Via A&R, it seems that Ducati has been listening to prospective owners about what they’d like to see in the new Diavel. As a result, Ducati has moved towards the Dark Custom movement with a new model of the Diavel called the Carbon Black.
Instead of bright paint and chrome, Ducati has gone to matte colors and black anodized metal. Additionally, they’ve dropped the white color from the line-up completely, in favor of this new black model.
To my eye, it’s certainly more attractive.
JD Power released their Competitive Information Study on motorcycles today. Among the highlights is this:
The population of motorcycle buyers is aging, with the average rider age increasing from 40 to 49 years since 2001—an indication that many owners may soon exit the market. Additionally, the percentage of first-time buyers has declined for a second consecutive year, making it more critical now than ever for manufacturers to focus on attracting new customers.
So, motorcyclists are getting older every year, and new entrants to the sport are down for the last two years. These are bad trends for the industry as a whole, of course.
The key for manufacturers and dealers is to deliver on the best customer service practices they can. For the manufacturers, this means a laser-like focus on build quality, and delivering a solidly reliable product. For the dealers, pro-active communication with customers, and quality service are key. Missing out on any one of these seems to have a sharply negative effect on customer satisfaction, and on the chances of return business. Manufacturers and their dealers really do have to work hand in hand–now more than ever–to ensure a seamless and satisfying customer experience.
Those that don’t may find that surviving the current economic doldrums increasingly difficult.
The full JD Power press release is below the fold.
This morning, I got WAY better video of my morning commute, with the camera mounted on the left frame slider. I get to do this run twice a day.
Every day, I get to take a nice little commute that’s 1/3 city streets, 1/3 interstate, and 1/3 windy country roads. Here’s a little of the windy country roads bit. I took this with my Kodak Playsport HD camera. I’m not happy with this video as there was traffic, so it’s short, and it was taken from my handlebar RAM mount. I now have my frame slider camera mount back on, but today’s commute was full of traffic, so was slow and uninteresting. I expect I’ll have better video soon.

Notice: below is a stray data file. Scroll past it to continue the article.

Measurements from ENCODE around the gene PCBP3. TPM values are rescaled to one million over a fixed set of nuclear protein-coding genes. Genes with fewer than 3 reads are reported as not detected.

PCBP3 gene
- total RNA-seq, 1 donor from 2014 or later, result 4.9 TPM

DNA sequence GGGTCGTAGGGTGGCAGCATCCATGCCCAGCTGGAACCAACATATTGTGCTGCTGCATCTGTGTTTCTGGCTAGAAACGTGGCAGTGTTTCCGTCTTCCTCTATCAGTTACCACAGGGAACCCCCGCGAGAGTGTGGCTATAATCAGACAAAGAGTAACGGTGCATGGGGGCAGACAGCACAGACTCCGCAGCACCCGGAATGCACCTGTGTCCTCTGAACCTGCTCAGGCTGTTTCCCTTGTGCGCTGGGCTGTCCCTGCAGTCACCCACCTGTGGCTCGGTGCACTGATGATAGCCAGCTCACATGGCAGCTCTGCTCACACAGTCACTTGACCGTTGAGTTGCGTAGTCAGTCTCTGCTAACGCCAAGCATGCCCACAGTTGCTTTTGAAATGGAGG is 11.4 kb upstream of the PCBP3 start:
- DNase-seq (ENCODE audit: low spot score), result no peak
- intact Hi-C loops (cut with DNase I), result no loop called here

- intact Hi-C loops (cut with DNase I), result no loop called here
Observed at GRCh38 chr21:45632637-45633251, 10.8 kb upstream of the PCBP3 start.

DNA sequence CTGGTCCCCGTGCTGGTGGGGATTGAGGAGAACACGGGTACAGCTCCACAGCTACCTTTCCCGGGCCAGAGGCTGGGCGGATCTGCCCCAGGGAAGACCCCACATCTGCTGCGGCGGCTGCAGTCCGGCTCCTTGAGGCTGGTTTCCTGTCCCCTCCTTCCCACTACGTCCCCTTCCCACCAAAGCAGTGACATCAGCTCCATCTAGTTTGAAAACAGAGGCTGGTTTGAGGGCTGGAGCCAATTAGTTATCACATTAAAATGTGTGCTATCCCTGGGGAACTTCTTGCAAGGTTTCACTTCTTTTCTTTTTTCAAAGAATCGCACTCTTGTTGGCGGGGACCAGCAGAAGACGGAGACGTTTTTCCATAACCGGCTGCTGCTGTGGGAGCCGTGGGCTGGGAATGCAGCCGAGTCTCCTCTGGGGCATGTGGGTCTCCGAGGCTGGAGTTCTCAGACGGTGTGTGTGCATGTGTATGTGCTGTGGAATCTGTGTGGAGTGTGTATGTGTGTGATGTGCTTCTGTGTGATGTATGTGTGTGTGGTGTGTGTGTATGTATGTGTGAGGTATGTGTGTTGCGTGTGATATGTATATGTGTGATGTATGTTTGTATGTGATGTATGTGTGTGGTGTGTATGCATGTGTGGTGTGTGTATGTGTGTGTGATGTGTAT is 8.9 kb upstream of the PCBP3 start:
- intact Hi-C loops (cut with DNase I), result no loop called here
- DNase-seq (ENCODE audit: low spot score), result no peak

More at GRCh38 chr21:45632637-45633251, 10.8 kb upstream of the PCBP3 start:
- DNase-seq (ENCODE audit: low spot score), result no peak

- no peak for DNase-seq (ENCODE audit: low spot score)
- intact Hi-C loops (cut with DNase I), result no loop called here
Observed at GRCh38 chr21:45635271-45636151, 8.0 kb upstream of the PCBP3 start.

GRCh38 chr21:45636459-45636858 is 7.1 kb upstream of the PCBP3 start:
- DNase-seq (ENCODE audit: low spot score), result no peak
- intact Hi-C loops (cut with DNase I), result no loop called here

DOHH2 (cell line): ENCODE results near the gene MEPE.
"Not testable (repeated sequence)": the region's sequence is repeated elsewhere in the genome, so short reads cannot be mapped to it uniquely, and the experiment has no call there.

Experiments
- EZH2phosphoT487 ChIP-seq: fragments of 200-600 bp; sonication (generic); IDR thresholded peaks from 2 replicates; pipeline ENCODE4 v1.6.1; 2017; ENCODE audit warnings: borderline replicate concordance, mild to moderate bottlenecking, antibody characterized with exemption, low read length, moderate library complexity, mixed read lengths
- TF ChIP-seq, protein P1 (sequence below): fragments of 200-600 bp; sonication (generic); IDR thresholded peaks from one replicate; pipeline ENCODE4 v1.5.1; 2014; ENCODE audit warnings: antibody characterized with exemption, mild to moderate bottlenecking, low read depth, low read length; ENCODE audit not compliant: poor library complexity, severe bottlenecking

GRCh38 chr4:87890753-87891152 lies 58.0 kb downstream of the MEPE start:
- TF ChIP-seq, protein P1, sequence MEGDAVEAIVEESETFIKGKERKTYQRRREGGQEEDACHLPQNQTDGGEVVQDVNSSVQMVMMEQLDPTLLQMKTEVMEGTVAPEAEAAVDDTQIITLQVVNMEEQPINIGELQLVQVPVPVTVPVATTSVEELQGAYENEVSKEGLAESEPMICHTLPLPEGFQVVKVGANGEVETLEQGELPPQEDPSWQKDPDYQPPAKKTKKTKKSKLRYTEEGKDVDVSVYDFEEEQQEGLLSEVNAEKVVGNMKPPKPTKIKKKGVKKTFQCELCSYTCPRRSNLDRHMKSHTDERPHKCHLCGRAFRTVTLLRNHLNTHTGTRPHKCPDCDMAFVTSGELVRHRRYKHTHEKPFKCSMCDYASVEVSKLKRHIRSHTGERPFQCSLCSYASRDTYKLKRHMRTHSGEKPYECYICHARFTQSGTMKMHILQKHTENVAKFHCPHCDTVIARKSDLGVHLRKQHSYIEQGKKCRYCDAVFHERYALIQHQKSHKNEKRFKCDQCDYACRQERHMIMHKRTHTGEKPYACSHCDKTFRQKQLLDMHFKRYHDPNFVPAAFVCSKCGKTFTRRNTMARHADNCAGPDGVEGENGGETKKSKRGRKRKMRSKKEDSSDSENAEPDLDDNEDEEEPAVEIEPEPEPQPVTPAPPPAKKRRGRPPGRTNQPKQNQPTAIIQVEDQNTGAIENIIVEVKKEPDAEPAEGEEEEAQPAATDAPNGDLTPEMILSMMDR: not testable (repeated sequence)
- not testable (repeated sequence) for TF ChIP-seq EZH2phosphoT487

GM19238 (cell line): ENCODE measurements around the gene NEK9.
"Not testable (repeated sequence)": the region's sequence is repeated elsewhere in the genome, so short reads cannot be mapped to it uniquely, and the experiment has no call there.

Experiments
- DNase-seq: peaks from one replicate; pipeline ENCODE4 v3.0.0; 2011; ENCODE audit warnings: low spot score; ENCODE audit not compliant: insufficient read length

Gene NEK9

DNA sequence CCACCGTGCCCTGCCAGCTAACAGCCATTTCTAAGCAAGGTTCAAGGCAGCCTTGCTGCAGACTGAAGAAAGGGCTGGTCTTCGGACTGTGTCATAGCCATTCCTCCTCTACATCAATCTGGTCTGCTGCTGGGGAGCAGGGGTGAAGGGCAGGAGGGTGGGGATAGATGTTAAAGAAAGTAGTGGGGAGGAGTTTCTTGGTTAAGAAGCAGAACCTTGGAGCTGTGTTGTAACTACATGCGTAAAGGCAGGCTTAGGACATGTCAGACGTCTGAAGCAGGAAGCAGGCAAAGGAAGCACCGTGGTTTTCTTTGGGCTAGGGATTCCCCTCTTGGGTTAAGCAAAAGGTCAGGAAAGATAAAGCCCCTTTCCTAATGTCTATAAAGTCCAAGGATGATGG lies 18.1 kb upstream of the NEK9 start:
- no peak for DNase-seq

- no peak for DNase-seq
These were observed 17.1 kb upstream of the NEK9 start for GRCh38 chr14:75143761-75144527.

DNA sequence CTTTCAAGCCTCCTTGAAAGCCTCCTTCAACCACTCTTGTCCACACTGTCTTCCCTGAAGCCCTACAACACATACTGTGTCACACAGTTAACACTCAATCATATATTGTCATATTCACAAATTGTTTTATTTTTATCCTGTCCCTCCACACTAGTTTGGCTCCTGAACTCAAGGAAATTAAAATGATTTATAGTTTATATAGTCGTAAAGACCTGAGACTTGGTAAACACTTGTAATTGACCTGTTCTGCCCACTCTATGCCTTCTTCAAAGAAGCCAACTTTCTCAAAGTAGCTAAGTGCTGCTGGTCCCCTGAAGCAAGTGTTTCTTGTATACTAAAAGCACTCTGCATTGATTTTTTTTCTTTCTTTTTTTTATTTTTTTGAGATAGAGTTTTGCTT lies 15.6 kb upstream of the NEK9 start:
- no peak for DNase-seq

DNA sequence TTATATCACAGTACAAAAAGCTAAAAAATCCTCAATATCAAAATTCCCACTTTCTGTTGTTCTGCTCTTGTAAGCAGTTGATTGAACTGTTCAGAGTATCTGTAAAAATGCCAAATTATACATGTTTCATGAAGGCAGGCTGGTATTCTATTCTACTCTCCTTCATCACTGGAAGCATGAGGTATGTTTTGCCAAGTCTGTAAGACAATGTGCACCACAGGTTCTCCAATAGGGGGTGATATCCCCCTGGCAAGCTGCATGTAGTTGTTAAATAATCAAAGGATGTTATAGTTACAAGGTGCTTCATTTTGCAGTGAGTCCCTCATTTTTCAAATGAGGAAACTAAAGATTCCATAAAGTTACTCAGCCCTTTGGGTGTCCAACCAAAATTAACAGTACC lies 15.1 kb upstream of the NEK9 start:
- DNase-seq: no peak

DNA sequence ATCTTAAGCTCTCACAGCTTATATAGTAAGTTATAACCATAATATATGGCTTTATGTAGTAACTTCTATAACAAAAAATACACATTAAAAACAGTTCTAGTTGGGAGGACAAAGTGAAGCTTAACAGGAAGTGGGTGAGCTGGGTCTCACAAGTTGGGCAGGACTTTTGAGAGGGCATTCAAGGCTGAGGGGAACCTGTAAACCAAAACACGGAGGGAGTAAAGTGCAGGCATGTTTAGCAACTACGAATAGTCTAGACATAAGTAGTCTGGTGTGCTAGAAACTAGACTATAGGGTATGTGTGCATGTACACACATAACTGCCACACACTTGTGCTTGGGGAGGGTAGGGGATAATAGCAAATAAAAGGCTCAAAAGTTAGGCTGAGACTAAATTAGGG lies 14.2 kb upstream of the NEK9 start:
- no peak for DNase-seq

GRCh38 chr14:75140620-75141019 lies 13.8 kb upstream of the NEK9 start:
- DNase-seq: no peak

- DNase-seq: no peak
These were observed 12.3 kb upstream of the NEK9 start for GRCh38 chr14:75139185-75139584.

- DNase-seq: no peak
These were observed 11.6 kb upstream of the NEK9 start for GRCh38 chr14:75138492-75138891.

On Saturday, when I took the FJR in for my 32k-mile service,I saw that the Michelin Pilot Road 2 tires on the bike, which were at 8700 miles, were down to the wear bars. So it was time for a change. Sadly, North County House of Motorcycles had sold the last pair of PR2s earlier in the morning.
Well, I certainly wasn’t interested in going back to the Bridgestone BT-021s. They make the handling of the FJR heavy and unresponsive. But, they did have the new Pirelli Angel ST tire–and at the same price as the Bridgestones. So I decided to take a chance on the Pirellis.
Unlike the BT-021s and the PR2s, the Pirelli Angels are not a multiple-compound tire. Instead, Pirelli uses a single high-silica compound, and depends on both their unique method of wrapping the steel, and the tire profile to provide a wider contact patch when the tire is leaned, in order to provide the greater traction.
Apparently, Pirelli tested the tire life by running them through some sort of insane endurance test:
On March 15th 2009, 15 Journalists and 12 Pirelli Testers set 7 FIM World Duration Records at Nardò Technical Center in Southern Italy. On just one set of Angel ST tyres they covered a distance of 5,135 km at an average speed of 214 km/h in a tough 24H non stop trial which proved the consistency and the performance of the new ANGEL ST.
OK. That sounded…fine. But how would they perform on my bike, compared to the PR2s, which I really liked?
As it turns out, pretty well so far, after about 100 miles.
The handling of the FJR is as good or better with the Angels as with the PR2s. Grip seems pretty solid, even on the new tread, and with wet morning roads. Of course, only 100 miles into the tires, I haven’t been able to stretch the capability of the tires in the twisties, so the jury is still out, to large extent. But so far, I’ve found them equal or superior to the Pilot road 2s.
I’ll keep updating on the performance as they get broken in.